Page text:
Director-General condemns the killing of Lebanese journalist Samir KassirUNESCO Director-General Koïchiro Matsuura condemned the killing in a car-bomb attack in Beirut this week of Samir Kassir, a prominent Lebanese journalist , symbol of press freedom and freedom of expression in his country.
“I condemn the assassination of Samir Kassir,” declared the Director-General. “Mr Kassir exercised his professional duty as a journalist and editorialist over the years, expressing his views on Lebanese society and its future. Using murder to deprive a society of one of its voices is contrary to democracy and to human rights. The killing of Mr Kassir constitutes an intolerable crime against an individual, against democracy and against Lebanese society as a whole.”
“As the people of Lebanon vote in elections that are crucial for the future of their country, I strongly condemn this attack and the all too numerous other acts of violence that clearly seek to mar the free democratic exercise of self-determination underway in the country,” Mr Matsuura said.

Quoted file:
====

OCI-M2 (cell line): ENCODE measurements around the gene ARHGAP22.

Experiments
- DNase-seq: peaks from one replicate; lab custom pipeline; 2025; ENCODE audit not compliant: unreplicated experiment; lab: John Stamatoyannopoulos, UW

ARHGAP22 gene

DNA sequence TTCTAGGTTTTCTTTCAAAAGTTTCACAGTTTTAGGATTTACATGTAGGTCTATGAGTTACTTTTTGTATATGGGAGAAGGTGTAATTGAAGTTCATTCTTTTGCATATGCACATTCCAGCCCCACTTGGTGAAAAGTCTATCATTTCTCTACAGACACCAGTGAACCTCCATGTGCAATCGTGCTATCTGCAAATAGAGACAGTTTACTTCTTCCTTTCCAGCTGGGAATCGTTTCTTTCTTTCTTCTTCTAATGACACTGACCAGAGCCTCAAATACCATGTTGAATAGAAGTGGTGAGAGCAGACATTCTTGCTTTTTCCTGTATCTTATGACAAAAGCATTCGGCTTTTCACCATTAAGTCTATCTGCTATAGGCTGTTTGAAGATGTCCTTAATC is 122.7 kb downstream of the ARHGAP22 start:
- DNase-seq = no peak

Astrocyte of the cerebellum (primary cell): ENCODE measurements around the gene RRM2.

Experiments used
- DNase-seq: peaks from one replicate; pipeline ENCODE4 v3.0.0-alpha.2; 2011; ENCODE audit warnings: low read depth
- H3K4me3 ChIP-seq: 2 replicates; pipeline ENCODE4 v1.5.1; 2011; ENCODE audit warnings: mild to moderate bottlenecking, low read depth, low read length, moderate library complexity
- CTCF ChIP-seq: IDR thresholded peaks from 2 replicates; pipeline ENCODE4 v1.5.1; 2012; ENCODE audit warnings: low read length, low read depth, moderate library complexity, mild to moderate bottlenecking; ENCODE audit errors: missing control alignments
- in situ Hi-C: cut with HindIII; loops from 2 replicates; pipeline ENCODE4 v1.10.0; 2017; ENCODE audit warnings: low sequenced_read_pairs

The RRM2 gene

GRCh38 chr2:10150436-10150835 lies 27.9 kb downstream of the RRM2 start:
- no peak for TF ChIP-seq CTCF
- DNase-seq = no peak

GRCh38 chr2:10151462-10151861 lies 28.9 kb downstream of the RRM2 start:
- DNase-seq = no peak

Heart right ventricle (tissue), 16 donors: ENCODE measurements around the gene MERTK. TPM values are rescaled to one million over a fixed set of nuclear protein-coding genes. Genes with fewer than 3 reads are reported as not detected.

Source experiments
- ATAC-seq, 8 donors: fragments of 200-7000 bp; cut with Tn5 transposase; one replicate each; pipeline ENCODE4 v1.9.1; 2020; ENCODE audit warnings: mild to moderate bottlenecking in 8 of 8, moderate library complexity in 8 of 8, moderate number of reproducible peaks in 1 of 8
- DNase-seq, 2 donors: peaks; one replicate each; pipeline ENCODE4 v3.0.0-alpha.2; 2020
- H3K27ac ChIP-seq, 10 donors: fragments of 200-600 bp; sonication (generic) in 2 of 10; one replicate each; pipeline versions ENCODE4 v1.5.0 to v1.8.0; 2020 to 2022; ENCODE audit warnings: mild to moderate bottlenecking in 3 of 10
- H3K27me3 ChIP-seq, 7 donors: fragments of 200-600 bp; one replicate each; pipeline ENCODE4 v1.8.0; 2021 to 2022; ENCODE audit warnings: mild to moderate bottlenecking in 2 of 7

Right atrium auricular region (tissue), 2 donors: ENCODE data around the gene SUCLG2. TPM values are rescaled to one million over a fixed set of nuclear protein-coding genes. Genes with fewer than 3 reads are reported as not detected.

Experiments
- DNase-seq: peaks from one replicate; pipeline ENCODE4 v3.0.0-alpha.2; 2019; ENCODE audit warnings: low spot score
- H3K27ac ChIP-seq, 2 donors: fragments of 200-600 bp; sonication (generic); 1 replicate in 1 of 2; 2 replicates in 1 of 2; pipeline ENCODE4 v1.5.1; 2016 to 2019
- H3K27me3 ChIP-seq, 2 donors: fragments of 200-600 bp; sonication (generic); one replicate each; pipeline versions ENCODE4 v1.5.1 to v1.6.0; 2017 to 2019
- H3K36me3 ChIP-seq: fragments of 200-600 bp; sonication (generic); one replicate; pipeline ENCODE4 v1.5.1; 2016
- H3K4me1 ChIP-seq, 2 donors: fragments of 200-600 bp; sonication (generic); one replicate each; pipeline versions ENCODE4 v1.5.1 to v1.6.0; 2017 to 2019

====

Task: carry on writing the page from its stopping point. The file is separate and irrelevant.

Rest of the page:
“On a more personal note,” the Director-General concluded, “I am particularly saddened by this killing as Mr Kassir had worked for UNESCO as a consultant and trainer in human rights. His death is a great loss both for Lebanon and for UNESCO.”
Mr Kassir is among at least three people reported to have been killed in explosions in Lebanon over recent months. Mr Kassir was one of the main editorialists of the daily newspaper An-Nahar. A former contributor to the French monthly Le Monde Diplomatique, he also founded a French-language monthly in Lebanon, L’Orient Express, which, despite its professional success, had to cease publication for financial reasons.
UNESCO is the only United Nations agency with a mandate to defend freedom of expression and press freedom. Article 1 of its Constitution requires the Organization to “further universal respect for justice, for the rule of law and for the human rights and fundamental freedoms which are affirmed for the peoples of the world, without distinction of race, sex, language or religion, by the Charter of the United Nations.” To realize this purpose the Organization is required to “collaborate in the work of advancing the mutual knowledge and understanding of peoples, through all means of mass communication and to that end recommend such international agreements as may be necessary to promote the free flow of ideas by word and image…”